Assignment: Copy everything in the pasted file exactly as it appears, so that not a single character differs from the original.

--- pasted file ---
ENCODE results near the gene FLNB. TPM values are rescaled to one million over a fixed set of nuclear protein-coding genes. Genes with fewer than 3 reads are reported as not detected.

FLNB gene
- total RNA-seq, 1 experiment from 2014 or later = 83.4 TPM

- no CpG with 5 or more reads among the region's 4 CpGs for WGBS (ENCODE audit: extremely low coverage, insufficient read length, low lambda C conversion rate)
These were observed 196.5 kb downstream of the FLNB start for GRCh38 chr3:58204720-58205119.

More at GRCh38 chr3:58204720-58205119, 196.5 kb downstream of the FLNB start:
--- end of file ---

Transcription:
ENCODE results near the gene FLNB. TPM values are rescaled to one million over a fixed set of nuclear protein-coding genes. Genes with fewer than 3 reads are reported as not detected.

FLNB gene
- total RNA-seq, 1 experiment from 2014 or later = 83.4 TPM

- no CpG with 5 or more reads among the region's 4 CpGs for WGBS (ENCODE audit: extremely low coverage, insufficient read length, low lambda C conversion rate)
These were observed 196.5 kb downstream of the FLNB start for GRCh38 chr3:58204720-58205119.

More at GRCh38 chr3:58204720-58205119, 196.5 kb downstream of the FLNB start: